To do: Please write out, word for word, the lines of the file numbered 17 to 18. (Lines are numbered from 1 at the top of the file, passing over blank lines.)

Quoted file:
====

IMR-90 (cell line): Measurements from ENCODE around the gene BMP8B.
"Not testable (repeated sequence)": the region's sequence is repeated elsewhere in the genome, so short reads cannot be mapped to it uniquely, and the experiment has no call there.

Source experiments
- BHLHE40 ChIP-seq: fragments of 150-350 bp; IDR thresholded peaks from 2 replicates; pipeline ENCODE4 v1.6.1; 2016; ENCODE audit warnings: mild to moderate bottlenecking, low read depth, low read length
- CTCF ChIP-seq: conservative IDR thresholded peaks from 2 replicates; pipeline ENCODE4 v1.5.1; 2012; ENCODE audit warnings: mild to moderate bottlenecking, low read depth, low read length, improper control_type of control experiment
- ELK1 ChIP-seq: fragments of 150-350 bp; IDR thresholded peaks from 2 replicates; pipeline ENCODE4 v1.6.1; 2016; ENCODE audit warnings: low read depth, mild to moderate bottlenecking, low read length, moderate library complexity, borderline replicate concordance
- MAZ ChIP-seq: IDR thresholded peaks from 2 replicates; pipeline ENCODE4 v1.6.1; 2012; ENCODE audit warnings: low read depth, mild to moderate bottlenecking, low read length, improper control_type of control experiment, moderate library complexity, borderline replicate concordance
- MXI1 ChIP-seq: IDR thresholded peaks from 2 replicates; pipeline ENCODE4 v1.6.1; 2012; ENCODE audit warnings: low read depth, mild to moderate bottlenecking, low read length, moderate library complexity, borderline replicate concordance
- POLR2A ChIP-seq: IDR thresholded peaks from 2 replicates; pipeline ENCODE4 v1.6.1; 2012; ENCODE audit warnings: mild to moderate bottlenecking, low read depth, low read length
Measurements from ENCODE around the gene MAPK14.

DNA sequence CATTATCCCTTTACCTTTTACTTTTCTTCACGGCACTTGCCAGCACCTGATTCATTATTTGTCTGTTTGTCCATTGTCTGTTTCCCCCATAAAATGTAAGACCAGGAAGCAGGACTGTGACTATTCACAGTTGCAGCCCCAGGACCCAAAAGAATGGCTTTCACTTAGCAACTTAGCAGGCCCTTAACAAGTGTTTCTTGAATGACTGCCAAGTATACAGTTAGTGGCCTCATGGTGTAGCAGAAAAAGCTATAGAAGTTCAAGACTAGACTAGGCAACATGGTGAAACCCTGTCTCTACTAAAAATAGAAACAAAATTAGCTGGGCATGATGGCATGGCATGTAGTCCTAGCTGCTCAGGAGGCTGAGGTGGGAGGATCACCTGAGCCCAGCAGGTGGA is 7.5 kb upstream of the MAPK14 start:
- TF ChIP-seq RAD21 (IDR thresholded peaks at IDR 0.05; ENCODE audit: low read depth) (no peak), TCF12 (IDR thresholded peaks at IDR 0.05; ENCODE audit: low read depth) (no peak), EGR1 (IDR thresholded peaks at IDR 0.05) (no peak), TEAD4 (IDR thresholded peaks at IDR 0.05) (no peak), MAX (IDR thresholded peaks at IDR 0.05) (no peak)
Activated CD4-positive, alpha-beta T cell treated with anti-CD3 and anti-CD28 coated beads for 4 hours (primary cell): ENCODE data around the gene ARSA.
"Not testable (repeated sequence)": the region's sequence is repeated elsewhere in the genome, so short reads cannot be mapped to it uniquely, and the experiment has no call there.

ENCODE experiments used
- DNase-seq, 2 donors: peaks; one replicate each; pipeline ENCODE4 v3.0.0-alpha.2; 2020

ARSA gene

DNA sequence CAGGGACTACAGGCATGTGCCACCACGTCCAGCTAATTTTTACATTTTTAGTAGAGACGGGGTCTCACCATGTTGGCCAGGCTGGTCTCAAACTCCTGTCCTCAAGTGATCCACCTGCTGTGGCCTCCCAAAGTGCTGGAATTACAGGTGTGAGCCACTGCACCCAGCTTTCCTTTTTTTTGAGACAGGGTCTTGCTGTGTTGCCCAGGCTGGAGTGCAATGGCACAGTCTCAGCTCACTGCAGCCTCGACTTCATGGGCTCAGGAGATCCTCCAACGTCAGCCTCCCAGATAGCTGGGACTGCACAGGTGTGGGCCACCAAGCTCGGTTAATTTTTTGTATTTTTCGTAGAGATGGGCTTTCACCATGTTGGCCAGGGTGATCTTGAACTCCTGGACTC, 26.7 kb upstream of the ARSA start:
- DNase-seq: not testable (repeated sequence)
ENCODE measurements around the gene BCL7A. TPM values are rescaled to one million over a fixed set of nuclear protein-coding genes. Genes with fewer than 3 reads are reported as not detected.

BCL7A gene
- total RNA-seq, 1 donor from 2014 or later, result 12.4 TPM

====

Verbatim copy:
ARSA gene

DNA sequence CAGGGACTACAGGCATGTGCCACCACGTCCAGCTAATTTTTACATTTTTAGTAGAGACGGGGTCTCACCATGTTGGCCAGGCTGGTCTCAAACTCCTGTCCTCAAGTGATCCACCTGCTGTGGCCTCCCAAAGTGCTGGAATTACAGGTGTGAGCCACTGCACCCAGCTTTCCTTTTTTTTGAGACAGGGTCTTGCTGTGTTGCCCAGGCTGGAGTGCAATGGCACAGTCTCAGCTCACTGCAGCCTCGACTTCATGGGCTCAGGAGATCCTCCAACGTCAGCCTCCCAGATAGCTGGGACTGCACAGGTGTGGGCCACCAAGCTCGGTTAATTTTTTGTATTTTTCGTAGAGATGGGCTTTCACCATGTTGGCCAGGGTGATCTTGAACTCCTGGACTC, 26.7 kb upstream of the ARSA start: